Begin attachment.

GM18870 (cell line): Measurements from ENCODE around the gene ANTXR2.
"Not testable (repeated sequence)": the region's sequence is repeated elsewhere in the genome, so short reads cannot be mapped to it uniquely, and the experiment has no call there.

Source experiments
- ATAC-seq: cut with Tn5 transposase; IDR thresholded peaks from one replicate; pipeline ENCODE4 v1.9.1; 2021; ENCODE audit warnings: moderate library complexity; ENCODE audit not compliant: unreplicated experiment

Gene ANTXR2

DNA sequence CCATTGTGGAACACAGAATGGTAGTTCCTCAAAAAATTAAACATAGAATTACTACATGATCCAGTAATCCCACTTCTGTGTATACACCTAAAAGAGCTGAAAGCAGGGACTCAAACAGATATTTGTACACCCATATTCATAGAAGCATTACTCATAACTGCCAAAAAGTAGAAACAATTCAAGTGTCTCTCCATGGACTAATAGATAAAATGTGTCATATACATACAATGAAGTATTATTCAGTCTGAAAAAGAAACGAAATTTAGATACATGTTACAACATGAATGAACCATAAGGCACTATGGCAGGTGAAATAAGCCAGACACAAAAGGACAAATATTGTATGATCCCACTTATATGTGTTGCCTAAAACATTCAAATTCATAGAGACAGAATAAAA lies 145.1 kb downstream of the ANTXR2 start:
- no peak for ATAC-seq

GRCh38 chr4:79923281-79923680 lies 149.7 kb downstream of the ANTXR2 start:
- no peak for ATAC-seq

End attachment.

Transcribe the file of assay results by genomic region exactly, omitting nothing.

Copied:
GM18870 (cell line): Measurements from ENCODE around the gene ANTXR2.
"Not testable (repeated sequence)": the region's sequence is repeated elsewhere in the genome, so short reads cannot be mapped to it uniquely, and the experiment has no call there.

Source experiments
- ATAC-seq: cut with Tn5 transposase; IDR thresholded peaks from one replicate; pipeline ENCODE4 v1.9.1; 2021; ENCODE audit warnings: moderate library complexity; ENCODE audit not compliant: unreplicated experiment

Gene ANTXR2

DNA sequence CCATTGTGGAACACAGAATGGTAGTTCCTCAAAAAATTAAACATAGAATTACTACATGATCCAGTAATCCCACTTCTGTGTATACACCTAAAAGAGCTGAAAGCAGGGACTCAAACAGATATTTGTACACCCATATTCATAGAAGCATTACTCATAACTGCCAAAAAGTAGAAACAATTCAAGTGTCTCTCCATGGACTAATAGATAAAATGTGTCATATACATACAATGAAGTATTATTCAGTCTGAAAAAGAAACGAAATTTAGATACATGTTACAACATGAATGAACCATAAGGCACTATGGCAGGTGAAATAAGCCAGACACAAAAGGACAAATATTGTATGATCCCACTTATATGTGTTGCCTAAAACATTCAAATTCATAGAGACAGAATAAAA lies 145.1 kb downstream of the ANTXR2 start:
- no peak for ATAC-seq

GRCh38 chr4:79923281-79923680 lies 149.7 kb downstream of the ANTXR2 start:
- no peak for ATAC-seq